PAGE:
The objective of the present work is to examine how the mechanical properties of such block copolymer nanocomposites evolve as the concentration of surface-functionalized FS and native CS is systematically increased. Dynamic melt rheology is employed to investigate the mechanical properties, and transmission electron microscopy (TEM) is used to examine the morphology of one of the nanocomposites.

Experimental

The SM copolymer was synthesized via sequential living anionic polymerization of the S block in cyclohexane at 60°C, followed by the M block in tetrahydrofuran at −78°C, with sec-butyllithium as the initiator. According to proton nuclear magnetic resonance (1H NMR) spectroscopy and size-exclusion chromatography (SEC), the block masses measured 13,000 each, with an overall polydispersity of 1.05. Three grades of functionalized FS were obtained in powder form from Degussa Corp. (Parsippany, NJ) and probed the effects of hydrophilicity versus hydrophobicity and block selectivity: hydroxyl-terminated (OH), methacrylate-terminated (MA) and octyl-terminated (C8). According to the manufacturer, the primary particle size in each case was ~12 nm. The CS nanoparticles with an average diameter of 10–15 nm were provided as a suspension (20% solids) in dimethylacetamide by Nissan Chemicals (Houston, TX). Specimens for dynamic melt rheology were produced by ultrasonicating the nanoparticles (at a specimen-specific concentration relative to the copolymer) for 30 min in toluene to achieve a satisfactory dispersion, followed by copolymer dissolution and further ultrasonication, and then air- and vacuum-drying, all performed at ambient temperature. No copolymer degradation due to ultrasonication was detected according to SEC analysis of the resultant films.

Dynamic rheology was performed on an ARES strain-controlled rheometer equipped with serrated 8 mm parallel plates and operated at 2% strain amplitude to ensure linear viscoelasticity. Disks measuring 8 mm in diameter and 1 mm thick were melt-pressed at 150°C and heated to 220°C under nitrogen. Frequency (ω) spectra were acquired at discrete temperatures above and below the ODT, while isochronal temperature sweeps were performed at ω = 1 rad/s and a cooling rate of 1°C/min under a nitrogen purge to avoid oxidative degradation. Specimens for TEMT were prepared by sectioning the glassy nanocomposites at ambient temperature. Electron-transparent sections measuring ca. 150 nm thick were subjected to the vapor of 0.5% RuO4(aq) to selectively stain the styrenic units. Serial TEM tilt images were collected on a Gatan UltraScan 4000 CCD camera at a resolution of 0.76 nm/pixel and tilt angles ranging from −69° to +69° at an angular interval of 1.5° on a Technai T20 microscope operated at 200 kV. While the full tilt series was aligned using a pre-calibrated geometric model based on a high-precision goniometer stage [19], only representative images acquired at 0°, 15° and 30° are reported herein.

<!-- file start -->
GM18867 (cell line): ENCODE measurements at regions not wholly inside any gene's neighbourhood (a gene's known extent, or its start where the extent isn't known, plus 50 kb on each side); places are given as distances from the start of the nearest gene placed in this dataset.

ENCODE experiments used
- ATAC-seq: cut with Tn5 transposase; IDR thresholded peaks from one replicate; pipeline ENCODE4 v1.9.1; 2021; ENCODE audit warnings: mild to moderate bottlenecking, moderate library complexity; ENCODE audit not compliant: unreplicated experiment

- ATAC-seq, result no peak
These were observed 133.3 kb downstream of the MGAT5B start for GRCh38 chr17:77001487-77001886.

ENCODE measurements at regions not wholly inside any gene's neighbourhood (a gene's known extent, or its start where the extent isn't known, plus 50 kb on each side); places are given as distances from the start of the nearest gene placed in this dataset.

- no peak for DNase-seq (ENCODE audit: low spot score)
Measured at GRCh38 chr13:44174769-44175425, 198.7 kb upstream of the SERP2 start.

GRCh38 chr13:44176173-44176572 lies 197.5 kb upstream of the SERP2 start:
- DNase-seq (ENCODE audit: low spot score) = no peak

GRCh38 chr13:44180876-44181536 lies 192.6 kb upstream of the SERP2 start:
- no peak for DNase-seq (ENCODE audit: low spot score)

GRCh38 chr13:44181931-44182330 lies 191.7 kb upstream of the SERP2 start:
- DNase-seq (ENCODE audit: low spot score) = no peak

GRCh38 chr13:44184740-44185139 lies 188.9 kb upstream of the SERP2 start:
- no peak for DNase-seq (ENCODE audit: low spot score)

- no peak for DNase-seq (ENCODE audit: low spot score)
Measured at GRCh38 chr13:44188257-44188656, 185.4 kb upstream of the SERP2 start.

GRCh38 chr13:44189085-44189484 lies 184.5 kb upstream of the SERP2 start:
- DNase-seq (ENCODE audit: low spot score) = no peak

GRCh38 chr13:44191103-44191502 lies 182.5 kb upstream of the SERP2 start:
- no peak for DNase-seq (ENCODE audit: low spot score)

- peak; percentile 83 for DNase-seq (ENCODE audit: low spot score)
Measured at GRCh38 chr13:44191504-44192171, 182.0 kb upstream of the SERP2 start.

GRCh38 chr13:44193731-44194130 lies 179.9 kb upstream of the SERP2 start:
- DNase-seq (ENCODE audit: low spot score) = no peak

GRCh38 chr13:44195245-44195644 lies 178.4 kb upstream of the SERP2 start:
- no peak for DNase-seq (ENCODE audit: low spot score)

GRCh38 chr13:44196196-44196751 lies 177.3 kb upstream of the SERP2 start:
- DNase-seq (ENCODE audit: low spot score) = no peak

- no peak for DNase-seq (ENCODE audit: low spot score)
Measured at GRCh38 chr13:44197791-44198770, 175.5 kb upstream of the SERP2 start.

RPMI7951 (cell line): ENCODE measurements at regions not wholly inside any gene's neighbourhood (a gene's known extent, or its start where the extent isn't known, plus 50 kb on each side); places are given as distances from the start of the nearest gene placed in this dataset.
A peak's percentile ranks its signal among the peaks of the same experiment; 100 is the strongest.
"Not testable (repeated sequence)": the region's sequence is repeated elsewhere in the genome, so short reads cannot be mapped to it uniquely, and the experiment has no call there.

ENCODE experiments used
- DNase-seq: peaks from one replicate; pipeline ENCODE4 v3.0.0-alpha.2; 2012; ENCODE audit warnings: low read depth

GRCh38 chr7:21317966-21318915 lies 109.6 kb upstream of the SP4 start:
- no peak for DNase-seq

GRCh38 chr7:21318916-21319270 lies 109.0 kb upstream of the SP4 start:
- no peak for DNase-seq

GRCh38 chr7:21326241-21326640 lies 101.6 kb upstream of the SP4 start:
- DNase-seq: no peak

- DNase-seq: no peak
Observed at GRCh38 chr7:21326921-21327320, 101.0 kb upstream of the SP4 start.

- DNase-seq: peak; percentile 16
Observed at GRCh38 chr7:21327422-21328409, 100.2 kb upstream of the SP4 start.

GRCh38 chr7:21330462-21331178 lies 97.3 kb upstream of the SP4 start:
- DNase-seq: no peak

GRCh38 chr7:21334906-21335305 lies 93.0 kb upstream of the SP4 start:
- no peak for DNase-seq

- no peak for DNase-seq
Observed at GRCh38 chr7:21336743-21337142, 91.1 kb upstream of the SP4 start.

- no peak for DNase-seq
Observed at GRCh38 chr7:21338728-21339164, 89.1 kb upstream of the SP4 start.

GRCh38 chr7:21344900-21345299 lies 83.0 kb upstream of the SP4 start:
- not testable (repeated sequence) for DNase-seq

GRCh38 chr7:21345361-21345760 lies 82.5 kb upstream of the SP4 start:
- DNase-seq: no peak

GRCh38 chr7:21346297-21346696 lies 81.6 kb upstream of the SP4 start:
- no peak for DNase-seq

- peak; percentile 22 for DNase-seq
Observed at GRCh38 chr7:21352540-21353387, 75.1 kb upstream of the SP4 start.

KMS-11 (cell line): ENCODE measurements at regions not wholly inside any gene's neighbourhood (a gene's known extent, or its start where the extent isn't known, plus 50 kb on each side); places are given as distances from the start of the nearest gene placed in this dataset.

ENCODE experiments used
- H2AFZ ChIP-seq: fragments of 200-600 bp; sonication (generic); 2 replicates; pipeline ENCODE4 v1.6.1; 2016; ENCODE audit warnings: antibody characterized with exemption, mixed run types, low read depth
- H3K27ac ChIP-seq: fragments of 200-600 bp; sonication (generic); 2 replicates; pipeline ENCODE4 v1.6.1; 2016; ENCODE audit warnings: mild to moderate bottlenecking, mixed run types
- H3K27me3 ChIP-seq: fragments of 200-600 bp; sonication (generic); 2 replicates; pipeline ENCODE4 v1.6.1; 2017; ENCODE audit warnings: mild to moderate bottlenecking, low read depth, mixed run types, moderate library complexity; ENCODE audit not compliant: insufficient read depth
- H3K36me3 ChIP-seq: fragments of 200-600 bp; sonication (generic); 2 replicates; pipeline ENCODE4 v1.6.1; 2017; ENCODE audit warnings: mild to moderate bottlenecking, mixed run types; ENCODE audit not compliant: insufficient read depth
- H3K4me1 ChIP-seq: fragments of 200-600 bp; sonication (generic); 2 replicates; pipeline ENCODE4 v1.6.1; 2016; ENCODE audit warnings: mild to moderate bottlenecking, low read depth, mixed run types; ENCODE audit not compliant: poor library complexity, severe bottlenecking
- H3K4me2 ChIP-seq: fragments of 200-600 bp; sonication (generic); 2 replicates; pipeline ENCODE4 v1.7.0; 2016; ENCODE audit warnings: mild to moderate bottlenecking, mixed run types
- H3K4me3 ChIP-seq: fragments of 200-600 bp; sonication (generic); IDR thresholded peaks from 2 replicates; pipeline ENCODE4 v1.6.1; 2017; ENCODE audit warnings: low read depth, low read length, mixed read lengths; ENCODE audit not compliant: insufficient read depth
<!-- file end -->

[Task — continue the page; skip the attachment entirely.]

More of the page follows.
Results and Discussion

According to the discontinuous change in the dynamic storage modulus (G′) encountered during an isochronal temperature sweep (upon cooling) [20], the ODT of the neat copolymer is determined to be 186 ± 1°C (data not shown here). Addition of FS or CS nanoparticles up to 10 wt% reduces the ODT by as much as ~7°C, depending on surface functionality. This change in ODT is markedly different from that observed in block copolymer nanocomposites composed of a poly(styrene-b-isoprene) diblock copolymer modified with C60 buckyballs [21]. In that case, the ODT is found by dynamic rheology to decrease by 21°C upon incorporation of only 0.04 wt% C60. At higher concentrations of C60 nanoparticles (up to 0.5 wt%), the ODT does not change further, but it does progressively broaden. Such sensitivity is indicative of chemical interactions between the copolymer molecule (specifically, the unsaturated isoprenic units) and the carbonaceous nanoparticles [22], thereby generating a cross-linked material. Such interactions are not expected in the present systems, although we suspect that hydroxyl-terminated silica nanoparticles may bind with the acrylic units upon thermal treatment. To discern the effect of siliceous nanoparticles on mechanical properties at higher concentrations, representative temperature sweeps are presented in Fig. 1 for SM nanocomposites containing 20 wt% of the FS-OH, FS-C8 and CS additives.